Sundial bridge

froggy friend

We found an amazing columnar basalt waterfall just steps off the highway, where you could walk behind and peer through the mist. This trip sure had a lot of water, and our next stop was as crystal blue as you could get: Crater Lake. It was as blue as I could imagine, and we walked away from the overlooks to small trails with better views and the serene lake spread before us. 

columnar basalt waterfall

behind the waterfall!

Crater Lake pano

a Crater lake little friend

a side trail, a different view

I met up with my family for our next adventure: watching the eclipse. We didn't have to deal with all the expected crowds, and the whole family watched from the backyard of our rented house. The skies slowly darkened, the birds came back to trees to roost and it got much colder. It was awesome. We are already planning our trip for 2024!
 
sunset on the Deschutes


solar eclipse  party!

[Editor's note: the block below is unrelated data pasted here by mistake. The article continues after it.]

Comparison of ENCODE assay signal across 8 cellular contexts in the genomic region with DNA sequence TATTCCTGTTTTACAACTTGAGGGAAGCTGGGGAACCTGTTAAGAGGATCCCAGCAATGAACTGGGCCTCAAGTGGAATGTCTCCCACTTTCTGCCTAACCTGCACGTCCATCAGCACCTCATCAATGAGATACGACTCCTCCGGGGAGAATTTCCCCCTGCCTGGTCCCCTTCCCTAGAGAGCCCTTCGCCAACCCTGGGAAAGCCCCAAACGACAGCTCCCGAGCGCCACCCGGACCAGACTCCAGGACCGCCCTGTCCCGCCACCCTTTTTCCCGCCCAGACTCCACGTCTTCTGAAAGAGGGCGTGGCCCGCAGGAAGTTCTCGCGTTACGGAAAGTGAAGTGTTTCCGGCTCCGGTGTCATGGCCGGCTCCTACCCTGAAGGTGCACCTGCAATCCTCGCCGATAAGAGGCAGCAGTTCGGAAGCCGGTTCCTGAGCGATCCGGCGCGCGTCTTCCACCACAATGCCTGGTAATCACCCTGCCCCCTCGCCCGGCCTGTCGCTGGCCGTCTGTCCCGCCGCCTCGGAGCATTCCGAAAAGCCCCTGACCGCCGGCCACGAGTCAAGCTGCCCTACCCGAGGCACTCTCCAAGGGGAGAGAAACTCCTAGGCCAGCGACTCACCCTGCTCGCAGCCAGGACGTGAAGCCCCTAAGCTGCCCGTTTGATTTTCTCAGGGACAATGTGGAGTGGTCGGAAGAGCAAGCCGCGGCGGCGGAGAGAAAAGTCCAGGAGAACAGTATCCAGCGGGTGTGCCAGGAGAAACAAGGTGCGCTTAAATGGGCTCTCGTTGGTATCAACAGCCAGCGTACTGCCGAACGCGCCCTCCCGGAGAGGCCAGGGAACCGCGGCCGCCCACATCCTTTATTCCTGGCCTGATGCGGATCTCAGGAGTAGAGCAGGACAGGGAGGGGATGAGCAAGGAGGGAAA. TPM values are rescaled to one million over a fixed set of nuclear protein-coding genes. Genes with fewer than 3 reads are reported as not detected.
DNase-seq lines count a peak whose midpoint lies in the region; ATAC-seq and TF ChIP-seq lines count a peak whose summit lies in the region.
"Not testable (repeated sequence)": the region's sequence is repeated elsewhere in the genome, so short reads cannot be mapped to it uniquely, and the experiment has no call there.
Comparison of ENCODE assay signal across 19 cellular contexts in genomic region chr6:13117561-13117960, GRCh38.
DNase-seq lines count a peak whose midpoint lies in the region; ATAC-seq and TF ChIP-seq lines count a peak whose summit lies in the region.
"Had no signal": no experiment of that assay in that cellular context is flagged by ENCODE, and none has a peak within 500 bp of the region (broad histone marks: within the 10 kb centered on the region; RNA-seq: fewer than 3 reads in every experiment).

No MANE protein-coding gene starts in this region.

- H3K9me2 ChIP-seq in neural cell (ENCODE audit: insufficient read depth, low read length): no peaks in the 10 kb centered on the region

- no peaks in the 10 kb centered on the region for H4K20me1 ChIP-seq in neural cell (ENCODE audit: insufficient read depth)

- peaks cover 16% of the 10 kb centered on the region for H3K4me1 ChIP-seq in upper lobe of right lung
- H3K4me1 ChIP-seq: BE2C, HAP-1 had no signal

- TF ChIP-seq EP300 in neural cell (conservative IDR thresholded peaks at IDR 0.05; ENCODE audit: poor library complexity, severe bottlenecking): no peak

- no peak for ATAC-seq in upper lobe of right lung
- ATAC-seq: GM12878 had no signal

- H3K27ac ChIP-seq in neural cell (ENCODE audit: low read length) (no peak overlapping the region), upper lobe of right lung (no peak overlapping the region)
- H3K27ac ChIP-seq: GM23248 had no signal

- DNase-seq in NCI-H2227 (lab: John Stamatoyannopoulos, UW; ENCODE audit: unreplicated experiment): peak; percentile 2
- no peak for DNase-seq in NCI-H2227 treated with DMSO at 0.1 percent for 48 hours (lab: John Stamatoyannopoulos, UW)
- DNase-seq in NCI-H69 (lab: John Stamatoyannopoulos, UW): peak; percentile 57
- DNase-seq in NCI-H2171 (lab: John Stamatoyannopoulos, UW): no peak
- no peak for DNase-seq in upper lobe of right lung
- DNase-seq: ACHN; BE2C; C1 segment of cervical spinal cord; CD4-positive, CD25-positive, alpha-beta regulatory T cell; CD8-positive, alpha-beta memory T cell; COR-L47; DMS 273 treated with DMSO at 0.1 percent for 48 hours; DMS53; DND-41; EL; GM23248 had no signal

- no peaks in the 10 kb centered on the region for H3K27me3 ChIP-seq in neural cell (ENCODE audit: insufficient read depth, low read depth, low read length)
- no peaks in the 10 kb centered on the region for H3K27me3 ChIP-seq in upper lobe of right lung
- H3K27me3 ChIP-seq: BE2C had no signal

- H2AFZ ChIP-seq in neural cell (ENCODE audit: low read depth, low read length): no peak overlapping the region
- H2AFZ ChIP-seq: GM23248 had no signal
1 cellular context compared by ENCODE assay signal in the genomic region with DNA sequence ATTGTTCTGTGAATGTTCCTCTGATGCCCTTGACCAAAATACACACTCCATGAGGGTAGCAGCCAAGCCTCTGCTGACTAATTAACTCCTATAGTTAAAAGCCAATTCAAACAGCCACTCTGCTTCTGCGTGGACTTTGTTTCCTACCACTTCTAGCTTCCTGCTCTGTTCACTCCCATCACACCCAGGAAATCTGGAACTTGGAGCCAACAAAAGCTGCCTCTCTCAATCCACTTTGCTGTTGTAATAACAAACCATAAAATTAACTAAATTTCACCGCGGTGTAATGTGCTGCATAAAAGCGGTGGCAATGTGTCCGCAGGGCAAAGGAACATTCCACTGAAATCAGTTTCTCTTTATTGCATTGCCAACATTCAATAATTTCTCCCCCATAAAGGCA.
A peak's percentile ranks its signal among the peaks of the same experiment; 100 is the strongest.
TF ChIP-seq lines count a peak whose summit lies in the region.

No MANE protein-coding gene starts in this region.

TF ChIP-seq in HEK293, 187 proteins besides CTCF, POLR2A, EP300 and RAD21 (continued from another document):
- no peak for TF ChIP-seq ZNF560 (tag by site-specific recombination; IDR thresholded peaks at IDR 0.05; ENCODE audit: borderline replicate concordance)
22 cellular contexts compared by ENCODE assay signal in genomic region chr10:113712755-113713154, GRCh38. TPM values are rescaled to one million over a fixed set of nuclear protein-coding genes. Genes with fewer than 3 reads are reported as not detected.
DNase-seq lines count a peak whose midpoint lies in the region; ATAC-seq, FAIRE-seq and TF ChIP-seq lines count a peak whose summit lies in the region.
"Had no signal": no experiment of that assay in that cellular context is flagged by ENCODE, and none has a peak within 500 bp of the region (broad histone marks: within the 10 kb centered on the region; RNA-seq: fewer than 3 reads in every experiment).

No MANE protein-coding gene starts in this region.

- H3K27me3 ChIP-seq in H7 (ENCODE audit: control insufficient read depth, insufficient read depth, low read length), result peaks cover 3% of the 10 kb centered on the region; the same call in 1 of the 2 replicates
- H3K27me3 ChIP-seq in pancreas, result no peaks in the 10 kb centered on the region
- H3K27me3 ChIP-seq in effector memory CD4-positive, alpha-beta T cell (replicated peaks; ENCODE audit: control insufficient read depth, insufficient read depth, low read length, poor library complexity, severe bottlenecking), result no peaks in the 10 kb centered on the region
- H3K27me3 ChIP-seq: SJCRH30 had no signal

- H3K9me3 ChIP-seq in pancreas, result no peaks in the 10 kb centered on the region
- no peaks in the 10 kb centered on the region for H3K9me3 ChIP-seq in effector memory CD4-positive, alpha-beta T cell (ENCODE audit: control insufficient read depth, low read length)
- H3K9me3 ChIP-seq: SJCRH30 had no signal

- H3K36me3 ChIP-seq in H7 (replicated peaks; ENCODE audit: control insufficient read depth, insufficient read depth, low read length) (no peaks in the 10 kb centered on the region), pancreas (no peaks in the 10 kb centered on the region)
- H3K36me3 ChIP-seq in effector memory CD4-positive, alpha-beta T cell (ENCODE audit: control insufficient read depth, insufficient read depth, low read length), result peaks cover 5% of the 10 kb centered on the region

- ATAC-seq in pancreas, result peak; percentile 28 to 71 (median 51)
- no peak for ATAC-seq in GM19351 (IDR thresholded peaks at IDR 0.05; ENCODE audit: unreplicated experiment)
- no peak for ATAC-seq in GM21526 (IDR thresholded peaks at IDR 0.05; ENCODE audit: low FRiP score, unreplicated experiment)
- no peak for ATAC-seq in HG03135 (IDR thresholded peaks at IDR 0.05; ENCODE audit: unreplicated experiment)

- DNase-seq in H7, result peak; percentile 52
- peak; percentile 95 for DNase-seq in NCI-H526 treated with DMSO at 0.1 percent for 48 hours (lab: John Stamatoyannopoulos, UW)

postcard waterfall, a great family hike

There was rafting on the Deschutes river, breweries, and a family hike to another awesome waterfall. The whole family didn't want to explore a mile-long lava tube, but I did! So I dragged my Dad and SO through the darkness. We walked through a mile long lava tube in the complete darkness, shining our flashlights at interesting features, (and making scary faces and noises to of course). Turning off the flashlights and standing in the darkness was my favorite part. And then into the light, to explore the area around the lava tube: all this lava is still sharp and pokey, and 8000 years old. Not much erosion in that time!
 
looking back at the last light (the tube was impossibly dark for photos!)


mountains of lava and cinder

a lone tree among the volcanic rubble


Then onto a much larger volcano: Mount Hood. Trails, wildflowers and green, oh my! Hiking to waterfalls was an easy task as they were everywhere, and most trails we had completely to ourselves.

Mount Hood, mid summer

Big rocks and small, hidden treasures

the road less traveled still has some bridges
flowers, snow-capped volcanos, epic views

waterfall 4, or 5? (I've lost track at this point!)

sunset Mount Hood

We managed to drive through and explore the Columbia River Gorge before the devastating fires. Everywhere was busy there, trails and rest stops. I prefer to travel in Fall, and this would be a destination for sure. I feel lucky to of seen such a lovely region, and I know the forest will recover, but I'm sad for such devastation.